On Thursday, a court in Jerusalem ordered two women from New Zealand to pay over $12,000 in damages for allegedly “helping persuade” Lorde to cancel her performance in Israel earlier this year. The decision was made based on an Israeli law that “allows civil lawsuits against those who call for a boycott against Israel,” according to The Times of Israel. The activists, New Zealanders Justine Sachs and Nadia Abu-Shanab, have since dismissed the court order, saying that it is attempting to “intimidate Israel’s critics.”
Sachs and Abu-Shanab stated on Friday that, instead of paying the fine, they would be fundraising for a mental health organization in Gaza. They say that they have spoken with New Zealand legal experts, who have told them that Israel “has no right to police the political opinions of people across the world.”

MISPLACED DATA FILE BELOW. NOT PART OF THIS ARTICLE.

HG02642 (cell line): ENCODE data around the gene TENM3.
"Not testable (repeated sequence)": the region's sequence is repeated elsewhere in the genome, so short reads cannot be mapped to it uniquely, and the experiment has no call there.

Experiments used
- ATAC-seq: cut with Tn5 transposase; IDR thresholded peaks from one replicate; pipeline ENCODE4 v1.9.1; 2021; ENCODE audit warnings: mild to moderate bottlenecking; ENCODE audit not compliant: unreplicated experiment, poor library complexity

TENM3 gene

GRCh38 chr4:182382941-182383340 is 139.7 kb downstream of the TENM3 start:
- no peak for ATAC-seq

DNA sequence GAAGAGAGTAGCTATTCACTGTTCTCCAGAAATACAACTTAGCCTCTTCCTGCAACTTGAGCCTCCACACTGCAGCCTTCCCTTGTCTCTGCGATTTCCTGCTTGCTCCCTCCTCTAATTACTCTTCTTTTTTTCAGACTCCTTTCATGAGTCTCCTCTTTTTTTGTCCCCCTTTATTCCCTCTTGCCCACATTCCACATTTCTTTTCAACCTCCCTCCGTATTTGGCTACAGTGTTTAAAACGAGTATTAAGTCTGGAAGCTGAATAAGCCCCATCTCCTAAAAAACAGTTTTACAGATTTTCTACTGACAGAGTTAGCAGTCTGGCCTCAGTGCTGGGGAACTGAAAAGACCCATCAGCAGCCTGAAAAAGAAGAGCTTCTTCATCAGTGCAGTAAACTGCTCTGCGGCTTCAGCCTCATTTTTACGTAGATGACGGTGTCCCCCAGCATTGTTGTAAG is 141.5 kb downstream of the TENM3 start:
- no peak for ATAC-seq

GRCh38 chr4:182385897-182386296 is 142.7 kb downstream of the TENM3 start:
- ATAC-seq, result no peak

Ahead of the concert, which was supposed to take place in June of this year, Sachs and Abu-Shanab tweeted Lorde an open letter to “take a stand” and “join the artistic boycott of Israel.” The singer responded, saying, “Noted! Been speaking [with] many people about this and considering all options. Thank u for educating me i am learning all the time too.” The show was canceled days later.
As a result, three Israeli ticket holders who had planned to attend the concert filed a suit, claiming that the cancellation had “caused emotional distress.” Their lawyer Nitsana Darshan-Leitner filed the suit with her organization Shurat HaDin in February, saying in a statement that it was “an effort to give real consequences to those who selectively target Israel and seek to impose an unjust and illegal boycott against the Jewish state. They must be held to compensate Israeli citizens for the moral and emotional injury and the indignity caused by their discriminatory actions.”
The law was passed in 2011, and allows civil lawsuits to be brought against anyone who calls for a boycott of Israelis “by virtue of their nationality or place of residence.” The law has been critiqued by objectors arguing that it could stifle free expression.
This suit was the first actual application of the law.